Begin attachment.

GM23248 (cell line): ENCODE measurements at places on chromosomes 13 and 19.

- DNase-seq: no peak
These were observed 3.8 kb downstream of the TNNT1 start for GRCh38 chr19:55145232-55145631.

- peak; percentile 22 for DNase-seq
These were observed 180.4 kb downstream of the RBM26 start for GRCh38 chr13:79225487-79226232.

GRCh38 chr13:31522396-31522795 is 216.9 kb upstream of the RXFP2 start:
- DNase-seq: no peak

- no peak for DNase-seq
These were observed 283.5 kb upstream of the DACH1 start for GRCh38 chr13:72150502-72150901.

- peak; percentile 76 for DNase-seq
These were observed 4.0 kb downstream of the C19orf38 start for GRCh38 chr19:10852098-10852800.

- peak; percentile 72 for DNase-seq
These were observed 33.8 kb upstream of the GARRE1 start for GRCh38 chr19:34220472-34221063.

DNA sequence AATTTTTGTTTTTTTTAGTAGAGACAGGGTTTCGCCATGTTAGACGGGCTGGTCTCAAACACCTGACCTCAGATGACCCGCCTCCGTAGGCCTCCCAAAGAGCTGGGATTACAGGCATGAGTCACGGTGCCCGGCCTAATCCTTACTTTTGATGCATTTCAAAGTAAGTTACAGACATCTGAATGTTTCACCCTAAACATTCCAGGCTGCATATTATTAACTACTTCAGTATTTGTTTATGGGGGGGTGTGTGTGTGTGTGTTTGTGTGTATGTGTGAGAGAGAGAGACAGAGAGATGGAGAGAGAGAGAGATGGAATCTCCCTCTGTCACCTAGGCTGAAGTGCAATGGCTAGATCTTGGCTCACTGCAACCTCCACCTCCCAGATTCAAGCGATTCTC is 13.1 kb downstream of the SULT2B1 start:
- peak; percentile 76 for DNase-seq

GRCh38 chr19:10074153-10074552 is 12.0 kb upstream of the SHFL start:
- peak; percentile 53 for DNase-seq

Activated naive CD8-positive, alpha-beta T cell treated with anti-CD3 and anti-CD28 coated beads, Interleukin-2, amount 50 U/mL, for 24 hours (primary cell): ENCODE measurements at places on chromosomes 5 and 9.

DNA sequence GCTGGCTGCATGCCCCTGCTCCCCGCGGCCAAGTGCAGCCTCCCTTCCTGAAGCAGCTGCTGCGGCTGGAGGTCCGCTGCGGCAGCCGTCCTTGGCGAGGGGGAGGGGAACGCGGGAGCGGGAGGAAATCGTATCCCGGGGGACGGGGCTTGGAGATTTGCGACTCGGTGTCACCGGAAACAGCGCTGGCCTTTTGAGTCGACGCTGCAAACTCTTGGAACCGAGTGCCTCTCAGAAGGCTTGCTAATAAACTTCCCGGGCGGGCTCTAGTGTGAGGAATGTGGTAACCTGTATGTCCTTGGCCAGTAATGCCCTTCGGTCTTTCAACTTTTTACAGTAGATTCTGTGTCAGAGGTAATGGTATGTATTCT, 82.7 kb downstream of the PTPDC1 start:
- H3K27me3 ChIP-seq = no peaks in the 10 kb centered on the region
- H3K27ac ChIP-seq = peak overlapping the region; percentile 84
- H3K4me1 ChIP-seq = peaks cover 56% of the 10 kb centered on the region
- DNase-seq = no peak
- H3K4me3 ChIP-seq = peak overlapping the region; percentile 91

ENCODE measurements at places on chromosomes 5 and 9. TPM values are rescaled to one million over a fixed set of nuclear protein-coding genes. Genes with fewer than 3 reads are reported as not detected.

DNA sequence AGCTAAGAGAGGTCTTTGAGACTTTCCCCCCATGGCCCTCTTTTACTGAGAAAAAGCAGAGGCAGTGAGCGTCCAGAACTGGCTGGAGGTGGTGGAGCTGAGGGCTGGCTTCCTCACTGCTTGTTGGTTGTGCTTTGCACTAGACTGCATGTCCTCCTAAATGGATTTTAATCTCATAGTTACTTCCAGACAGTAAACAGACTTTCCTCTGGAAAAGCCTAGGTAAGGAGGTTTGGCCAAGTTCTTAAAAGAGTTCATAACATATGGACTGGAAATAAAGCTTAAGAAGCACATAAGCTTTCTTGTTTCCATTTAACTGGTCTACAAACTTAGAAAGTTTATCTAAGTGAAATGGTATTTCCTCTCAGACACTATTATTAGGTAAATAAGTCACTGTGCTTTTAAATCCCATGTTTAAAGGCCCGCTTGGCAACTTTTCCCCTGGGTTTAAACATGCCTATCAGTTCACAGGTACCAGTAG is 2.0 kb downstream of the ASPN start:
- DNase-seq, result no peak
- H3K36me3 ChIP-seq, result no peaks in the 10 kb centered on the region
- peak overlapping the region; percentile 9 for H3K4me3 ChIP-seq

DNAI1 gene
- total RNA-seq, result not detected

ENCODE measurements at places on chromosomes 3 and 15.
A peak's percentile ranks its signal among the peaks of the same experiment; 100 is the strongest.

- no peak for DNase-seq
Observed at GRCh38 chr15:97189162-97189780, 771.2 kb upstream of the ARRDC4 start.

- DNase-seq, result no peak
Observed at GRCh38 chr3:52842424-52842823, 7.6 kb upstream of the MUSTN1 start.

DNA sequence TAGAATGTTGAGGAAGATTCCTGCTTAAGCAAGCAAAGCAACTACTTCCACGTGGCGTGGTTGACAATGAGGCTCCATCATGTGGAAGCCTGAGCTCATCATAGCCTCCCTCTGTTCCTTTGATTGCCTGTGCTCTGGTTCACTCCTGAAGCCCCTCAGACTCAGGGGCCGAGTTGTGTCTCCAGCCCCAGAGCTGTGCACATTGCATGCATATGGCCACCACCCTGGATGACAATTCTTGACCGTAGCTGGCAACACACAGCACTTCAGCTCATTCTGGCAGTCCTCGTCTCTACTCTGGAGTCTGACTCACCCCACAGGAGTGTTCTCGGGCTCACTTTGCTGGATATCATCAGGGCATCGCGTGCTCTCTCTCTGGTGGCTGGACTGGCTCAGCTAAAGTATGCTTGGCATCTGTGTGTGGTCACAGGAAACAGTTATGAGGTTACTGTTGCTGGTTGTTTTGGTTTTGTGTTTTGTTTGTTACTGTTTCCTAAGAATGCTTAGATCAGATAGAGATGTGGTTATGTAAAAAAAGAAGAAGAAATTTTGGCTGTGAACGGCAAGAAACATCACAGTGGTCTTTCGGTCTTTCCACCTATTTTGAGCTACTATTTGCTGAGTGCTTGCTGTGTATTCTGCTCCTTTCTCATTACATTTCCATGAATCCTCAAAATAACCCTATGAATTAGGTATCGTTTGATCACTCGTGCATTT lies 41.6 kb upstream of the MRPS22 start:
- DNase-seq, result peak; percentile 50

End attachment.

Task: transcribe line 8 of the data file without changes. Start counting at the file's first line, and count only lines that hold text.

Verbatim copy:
- no peak for DNase-seq